CRA Debt Consumer Proposal

Navigating CRA Debt with a Consumer Proposal: A Comprehensive Guide

As financial challenges become increasingly common, many Canadians are seeking assistance to manage their debt. One exceptional method to tackle Canada Revenue Agency (CRA) debt is through a consumer proposal. This article explores the intricacies of a CRA debt consumer proposal and provides essential tips for managing tax debt.

What is a CRA Debt Consumer Proposal?

A consumer proposal is a formal agreement designed by a Licensed Insolvency Trustee (LIT) and presented to your creditors. It outlines a new payment plan which allows debtors to repay a portion of their total debt amount over a specified period. A CRA debt consumer proposal is specifically tailored to address tax debts owed to the CRA.

Note: A common misconception is that tax debt cannot be included in a consumer proposal. Contrarily, most tax debts can be included in a consumer proposal, just like any other debt.

Key Advantages of a CRA Debt Consumer Proposal

There are numerous benefits to handling your tax debt through a consumer proposal:

  1. Protection from Legal Action: Filing a consumer proposal initiates a “stay of proceedings,” which halts any collection action by creditors, including the CRA. This means wage garnishments or bank account freezes are immediately ceased.
  2. Flexible Repayment Terms: A consumer proposal offers you the opportunity to repay your tax debt on more reasonable terms than demanded by the CRA. The proposal terms are flexible and can be customized to fit your specific financial situation.
  3. No Interest Charges: Once a consumer proposal is filed, interest charges on the debt are frozen. This can result in significant savings, especially if you have a high tax debt.
  4. Less Impact on Credit Rating: Compared to bankruptcy, a consumer proposal has a less severe impact on your credit rating.

Crafting a Successful CRA Debt Consumer Proposal

While a consumer proposal can be an effective solution for CRA debt, there are specific considerations to ensure its success:

1. File All Income Tax Returns

Before considering a consumer proposal, ensure that all income tax returns are filed, even if the CRA has raised notional assessments. Filing your tax returns is a prerequisite for the CRA to consider your proposal.

2. Accurate Income Disclosure

The CRA will compare your past earnings to your current earnings. If your current earnings are significantly lower than in the previous year, you should have a valid explanation for the reduction.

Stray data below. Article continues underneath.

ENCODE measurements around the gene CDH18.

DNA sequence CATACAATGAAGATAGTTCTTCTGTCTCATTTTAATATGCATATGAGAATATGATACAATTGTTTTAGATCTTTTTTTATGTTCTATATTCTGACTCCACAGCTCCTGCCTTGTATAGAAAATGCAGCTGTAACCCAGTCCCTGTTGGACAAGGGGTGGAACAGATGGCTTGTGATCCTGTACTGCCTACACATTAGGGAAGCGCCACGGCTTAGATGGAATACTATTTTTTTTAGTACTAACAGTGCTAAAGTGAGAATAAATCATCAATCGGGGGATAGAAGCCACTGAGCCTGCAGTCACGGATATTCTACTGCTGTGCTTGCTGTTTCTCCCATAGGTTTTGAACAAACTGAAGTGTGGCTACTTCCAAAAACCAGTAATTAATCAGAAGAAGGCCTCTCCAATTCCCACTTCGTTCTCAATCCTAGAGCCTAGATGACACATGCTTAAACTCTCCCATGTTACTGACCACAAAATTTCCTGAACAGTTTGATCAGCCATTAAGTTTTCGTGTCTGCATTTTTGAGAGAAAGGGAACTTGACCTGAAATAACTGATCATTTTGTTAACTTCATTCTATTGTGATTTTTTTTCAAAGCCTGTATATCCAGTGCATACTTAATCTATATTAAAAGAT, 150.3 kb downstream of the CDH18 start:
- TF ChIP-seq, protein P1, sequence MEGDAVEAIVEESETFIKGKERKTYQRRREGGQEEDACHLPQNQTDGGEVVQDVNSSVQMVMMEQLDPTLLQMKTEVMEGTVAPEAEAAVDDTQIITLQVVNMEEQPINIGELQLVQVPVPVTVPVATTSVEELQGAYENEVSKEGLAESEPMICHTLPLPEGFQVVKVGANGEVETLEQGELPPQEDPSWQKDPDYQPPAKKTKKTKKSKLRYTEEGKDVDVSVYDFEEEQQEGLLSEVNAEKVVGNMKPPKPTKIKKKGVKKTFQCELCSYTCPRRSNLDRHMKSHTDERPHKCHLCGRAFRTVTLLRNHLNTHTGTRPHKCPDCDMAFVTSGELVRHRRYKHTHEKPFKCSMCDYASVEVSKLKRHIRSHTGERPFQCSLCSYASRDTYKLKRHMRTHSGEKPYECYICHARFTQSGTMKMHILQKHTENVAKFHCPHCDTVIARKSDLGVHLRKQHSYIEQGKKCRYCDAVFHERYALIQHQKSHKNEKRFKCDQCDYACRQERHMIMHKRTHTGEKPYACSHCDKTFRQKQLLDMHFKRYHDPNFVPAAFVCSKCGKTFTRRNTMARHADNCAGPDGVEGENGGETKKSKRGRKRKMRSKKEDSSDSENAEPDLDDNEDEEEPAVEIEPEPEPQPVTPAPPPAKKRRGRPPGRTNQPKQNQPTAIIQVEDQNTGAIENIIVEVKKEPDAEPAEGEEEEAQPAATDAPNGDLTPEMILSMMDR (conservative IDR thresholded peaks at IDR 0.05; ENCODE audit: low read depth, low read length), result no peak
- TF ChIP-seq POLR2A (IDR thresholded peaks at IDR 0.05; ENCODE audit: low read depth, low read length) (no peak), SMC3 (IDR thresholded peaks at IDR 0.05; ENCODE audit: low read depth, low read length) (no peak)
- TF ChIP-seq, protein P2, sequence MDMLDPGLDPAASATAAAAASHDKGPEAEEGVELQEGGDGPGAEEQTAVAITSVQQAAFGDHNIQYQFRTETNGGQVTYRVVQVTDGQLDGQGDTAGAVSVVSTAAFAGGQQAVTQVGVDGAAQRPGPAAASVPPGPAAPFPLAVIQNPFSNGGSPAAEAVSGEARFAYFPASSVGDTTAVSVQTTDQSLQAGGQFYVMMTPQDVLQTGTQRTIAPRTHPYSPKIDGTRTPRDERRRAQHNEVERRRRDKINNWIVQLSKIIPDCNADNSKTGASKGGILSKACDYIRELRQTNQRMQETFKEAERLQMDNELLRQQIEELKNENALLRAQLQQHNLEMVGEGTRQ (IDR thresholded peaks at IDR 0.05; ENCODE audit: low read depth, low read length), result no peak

3. Ensure Future Tax Compliance

Your consumer proposal should include a clause stating that you agree to file future tax returns promptly, make installment payments on self-employed income, and generally pay your income taxes on time.

4. Provision for Current Year’s Taxes

You can include a provision in your consumer proposal for the income tax that you will owe in the current year, up to the date of filing the proposal.

5. Fair and Reasonable Terms

The CRA will carefully review your income, expenses, assets, and other information to determine if you are putting your best offer forward. This might require you to cut back on non-essential spending during the term of your proposal.

The Role of a Licensed Insolvency Trustee (LIT)

A Licensed Insolvency Trustee plays a critical role both in the creation and administration of a consumer proposal. They assist you in collecting and organizing all relevant financial information, crafting the proposal, filing the necessary documents, and managing payments and communication with creditors.

Note: Only a Licensed Insolvency Trustee can administer a consumer proposal.

Benefits Post-Filing of a Consumer Proposal

Once you file a consumer proposal, several benefits kick in:

  • Creditors can no longer contact you directly; all inquiries must go through the Trustee.
  • Legal actions, wage garnishments, or debt collection activities are halted.
  • You gain relief from financial stress and can focus on making the agreed payments.

Acceptance of the Consumer Proposal

Once the proposal is filed, creditors have 45 days to consider it. The proposal is generally accepted if a majority in dollar value of the creditors agree. If CRA is a majority creditor, their acceptance is crucial for the proposal to succeed.

Post-Acceptance Phase

Once creditors accept your proposal, it is deemed accepted by the Court, and your scheduled payments begin. Upon completion of all payments, the Trustee prepares a Certificate of Full Performance and submits a copy to the Office of the Superintendent of Bankruptcy.

Starting the CRA Debt Consumer Proposal Process

If you are struggling with CRA debt and considering a consumer proposal, the first step is to set up a consultation with a Licensed Insolvency Trustee. This consultation is typically free and confidential. The LIT will review your financial situation and help you determine the best solution for your circumstances.

In conclusion, a CRA debt consumer proposal can be an effective strategy to manage and eventually eliminate your tax debt. Remember to consult with a Licensed Insolvency Trustee to ensure you are making the right decision for your financial future.

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